The merriest season of the year can also be the most stressful. Knowing and understanding where your stress comes from may help you develop effective coping mechanisms and keep anxiety levels at bay.
People with asthma cannot lower their risk of developing a cold by taking vitamin D supplements, a study reported.
Young doctors who are in training have "unacceptably high" rates of depression, a new study reported.
Even after concussion symptoms fade, the blood flow to the brain remains slower than usual, a new study found.
Women with job authority have more depressive symptoms than men in the same position, a new study reported.
Men who have asymptomatic subclinical vascular disease have a higher risk of suffering from erectile dysfunction, a new study reported.
A new study found that lovastatin can reverse learning deficits caused by Noonan syndrome in rat models.
Caregivers and teens have different knowledge regarding asthma management, a new study reported.
Here are four specific ways that loneliness can adversely impact your quality of life.
A quarter of schools continue to lack proper concussion management programs, a new study reported.
Passengers on flights that originated from one of the three Ebola-stricken West African nations will have to land in one of the five designated U.S. airports, the Department of Homeland Security announced.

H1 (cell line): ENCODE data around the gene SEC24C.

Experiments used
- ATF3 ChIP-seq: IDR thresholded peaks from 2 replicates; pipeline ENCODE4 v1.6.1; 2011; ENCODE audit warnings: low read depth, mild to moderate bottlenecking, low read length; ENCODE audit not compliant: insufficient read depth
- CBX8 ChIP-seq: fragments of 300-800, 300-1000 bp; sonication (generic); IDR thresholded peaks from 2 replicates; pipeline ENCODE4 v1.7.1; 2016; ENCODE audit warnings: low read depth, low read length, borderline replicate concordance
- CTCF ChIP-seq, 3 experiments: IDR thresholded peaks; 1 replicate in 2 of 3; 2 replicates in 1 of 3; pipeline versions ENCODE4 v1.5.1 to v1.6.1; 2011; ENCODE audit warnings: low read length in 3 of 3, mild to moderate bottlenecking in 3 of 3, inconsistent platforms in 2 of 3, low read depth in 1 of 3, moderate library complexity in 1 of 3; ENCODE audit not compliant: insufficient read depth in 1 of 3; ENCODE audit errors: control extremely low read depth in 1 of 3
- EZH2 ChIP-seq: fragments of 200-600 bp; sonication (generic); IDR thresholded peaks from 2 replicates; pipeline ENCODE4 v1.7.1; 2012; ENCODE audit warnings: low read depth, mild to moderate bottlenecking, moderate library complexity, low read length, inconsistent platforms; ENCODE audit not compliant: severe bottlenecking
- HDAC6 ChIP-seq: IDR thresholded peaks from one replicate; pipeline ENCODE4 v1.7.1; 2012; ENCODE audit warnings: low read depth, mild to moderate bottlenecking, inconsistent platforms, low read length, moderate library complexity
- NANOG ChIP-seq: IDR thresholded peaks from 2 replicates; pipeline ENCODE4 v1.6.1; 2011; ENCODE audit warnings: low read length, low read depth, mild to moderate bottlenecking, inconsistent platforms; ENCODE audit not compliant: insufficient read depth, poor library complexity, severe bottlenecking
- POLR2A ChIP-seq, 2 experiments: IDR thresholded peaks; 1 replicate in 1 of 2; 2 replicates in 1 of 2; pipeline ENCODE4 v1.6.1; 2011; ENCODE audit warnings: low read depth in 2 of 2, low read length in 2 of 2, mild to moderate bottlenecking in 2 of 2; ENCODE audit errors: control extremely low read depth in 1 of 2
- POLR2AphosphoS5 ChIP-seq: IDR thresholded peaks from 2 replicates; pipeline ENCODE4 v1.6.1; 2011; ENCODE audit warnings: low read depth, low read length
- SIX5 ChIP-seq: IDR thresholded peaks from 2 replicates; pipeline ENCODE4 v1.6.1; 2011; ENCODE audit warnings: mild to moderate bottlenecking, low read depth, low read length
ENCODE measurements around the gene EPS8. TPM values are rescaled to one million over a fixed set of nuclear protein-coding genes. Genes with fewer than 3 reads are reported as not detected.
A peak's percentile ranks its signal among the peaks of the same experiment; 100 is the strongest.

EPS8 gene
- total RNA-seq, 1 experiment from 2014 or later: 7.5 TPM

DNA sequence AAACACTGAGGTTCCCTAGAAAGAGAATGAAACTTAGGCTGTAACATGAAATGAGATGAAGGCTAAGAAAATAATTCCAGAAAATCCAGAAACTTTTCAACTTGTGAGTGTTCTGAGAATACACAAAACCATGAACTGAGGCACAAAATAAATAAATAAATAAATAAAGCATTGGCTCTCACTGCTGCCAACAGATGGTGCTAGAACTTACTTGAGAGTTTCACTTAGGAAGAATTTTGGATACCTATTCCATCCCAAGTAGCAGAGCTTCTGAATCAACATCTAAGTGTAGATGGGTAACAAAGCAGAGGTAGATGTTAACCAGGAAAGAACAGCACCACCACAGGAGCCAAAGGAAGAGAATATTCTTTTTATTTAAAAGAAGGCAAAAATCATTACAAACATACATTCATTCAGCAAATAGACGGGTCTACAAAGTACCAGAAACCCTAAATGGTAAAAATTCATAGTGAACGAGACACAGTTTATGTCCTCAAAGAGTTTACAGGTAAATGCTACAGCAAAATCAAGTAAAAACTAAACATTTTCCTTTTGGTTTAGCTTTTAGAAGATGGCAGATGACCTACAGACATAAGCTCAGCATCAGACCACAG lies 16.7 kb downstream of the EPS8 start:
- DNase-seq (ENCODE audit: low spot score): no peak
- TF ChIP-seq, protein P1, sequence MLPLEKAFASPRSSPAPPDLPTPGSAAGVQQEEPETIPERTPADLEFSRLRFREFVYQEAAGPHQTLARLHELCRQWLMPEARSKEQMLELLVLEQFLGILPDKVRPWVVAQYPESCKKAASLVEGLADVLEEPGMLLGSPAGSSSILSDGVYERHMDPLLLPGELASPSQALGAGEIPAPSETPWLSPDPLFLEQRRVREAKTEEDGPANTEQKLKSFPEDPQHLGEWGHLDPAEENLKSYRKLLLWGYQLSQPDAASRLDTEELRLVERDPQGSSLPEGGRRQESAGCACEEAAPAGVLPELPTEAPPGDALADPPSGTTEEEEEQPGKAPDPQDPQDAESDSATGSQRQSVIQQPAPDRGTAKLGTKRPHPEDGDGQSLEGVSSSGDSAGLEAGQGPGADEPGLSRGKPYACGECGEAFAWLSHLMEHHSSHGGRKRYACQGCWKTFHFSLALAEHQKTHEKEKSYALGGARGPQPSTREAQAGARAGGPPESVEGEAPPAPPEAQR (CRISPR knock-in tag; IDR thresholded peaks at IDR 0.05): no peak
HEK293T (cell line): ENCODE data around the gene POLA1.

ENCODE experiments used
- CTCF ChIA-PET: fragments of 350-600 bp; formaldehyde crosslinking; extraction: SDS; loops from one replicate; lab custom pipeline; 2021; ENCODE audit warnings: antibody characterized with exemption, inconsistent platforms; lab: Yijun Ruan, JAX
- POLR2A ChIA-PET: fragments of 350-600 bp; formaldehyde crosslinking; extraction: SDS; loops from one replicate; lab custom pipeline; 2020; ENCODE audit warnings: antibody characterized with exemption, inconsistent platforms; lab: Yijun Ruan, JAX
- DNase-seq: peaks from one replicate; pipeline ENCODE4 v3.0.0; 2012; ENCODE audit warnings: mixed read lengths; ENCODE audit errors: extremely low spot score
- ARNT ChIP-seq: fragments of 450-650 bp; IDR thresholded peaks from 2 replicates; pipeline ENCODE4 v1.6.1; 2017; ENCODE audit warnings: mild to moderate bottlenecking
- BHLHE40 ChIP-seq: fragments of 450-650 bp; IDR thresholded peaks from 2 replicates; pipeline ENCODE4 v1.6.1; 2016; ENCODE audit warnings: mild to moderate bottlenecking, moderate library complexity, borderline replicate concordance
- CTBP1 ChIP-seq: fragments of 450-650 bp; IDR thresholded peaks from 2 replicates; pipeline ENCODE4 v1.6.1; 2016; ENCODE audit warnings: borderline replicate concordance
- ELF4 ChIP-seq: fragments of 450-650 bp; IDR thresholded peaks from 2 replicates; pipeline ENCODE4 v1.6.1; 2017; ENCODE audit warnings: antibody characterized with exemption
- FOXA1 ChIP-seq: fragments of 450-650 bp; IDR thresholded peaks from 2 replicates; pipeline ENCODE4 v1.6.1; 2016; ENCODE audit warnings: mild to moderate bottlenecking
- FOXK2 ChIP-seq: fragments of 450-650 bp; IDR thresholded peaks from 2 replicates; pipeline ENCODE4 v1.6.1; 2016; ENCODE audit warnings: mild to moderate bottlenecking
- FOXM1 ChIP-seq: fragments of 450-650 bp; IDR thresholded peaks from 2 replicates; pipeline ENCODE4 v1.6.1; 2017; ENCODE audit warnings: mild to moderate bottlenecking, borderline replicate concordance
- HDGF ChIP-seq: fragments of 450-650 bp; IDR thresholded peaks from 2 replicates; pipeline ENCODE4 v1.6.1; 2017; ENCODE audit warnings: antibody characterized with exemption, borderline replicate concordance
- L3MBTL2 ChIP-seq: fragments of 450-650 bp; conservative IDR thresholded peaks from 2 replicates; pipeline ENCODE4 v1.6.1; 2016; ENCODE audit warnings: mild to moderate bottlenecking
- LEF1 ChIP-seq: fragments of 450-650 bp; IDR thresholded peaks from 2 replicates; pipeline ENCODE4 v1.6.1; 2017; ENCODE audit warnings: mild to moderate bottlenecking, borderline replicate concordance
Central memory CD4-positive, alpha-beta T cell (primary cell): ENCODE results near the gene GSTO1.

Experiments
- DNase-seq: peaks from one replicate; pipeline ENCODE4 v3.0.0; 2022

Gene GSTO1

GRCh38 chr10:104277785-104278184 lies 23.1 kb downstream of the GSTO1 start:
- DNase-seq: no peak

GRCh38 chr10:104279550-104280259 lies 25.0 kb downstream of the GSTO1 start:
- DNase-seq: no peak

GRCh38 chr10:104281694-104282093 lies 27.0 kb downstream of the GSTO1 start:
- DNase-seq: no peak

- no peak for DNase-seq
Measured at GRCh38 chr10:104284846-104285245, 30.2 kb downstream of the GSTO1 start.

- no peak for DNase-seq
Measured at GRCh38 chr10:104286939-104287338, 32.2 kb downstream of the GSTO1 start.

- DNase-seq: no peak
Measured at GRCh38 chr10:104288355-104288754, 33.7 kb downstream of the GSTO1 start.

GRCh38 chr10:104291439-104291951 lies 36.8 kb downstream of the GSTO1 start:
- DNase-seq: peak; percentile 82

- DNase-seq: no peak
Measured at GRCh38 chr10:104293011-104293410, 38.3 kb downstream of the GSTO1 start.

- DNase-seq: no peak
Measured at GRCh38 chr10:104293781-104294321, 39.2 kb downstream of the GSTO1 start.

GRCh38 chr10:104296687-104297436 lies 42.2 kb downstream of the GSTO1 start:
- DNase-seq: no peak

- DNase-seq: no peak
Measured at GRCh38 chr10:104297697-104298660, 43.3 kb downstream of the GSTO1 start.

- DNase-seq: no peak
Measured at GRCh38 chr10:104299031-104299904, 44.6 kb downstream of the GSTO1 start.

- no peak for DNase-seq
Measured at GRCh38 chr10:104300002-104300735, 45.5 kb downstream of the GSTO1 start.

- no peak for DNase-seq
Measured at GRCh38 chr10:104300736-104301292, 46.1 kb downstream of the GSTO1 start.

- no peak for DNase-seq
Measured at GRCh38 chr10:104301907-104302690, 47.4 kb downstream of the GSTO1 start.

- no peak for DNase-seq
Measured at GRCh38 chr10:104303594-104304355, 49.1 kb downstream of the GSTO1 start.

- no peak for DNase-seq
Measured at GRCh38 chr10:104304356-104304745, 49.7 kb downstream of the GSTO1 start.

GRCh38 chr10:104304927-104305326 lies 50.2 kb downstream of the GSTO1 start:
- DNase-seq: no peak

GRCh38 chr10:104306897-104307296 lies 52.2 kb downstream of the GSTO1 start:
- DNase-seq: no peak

Physical activity is known to reduce risk of death, stroke and some cancers, but a new study suggests activity can also lower the risk for depressive symptoms.
According to a new study, physical activity did not reduce adolescents' future risk of developing depressive symptoms.
According to researchers, vegetables, such as broccoli and cauliflower contain a chemical called sulforaphane that can temporarily improve autism symptoms.
Since August, a respiratory virus has been circulating throughout 45 states within the U.S and here are 6 things you need to know about the enterovirus 68 outbreak.
Researchers from the University of Sheffield School of Health and Related Research (ScHARR) are today making a series of recommendations for NHS mental health trusts to change the way they collect and use patient feedback to improve the quality of care for inpatients.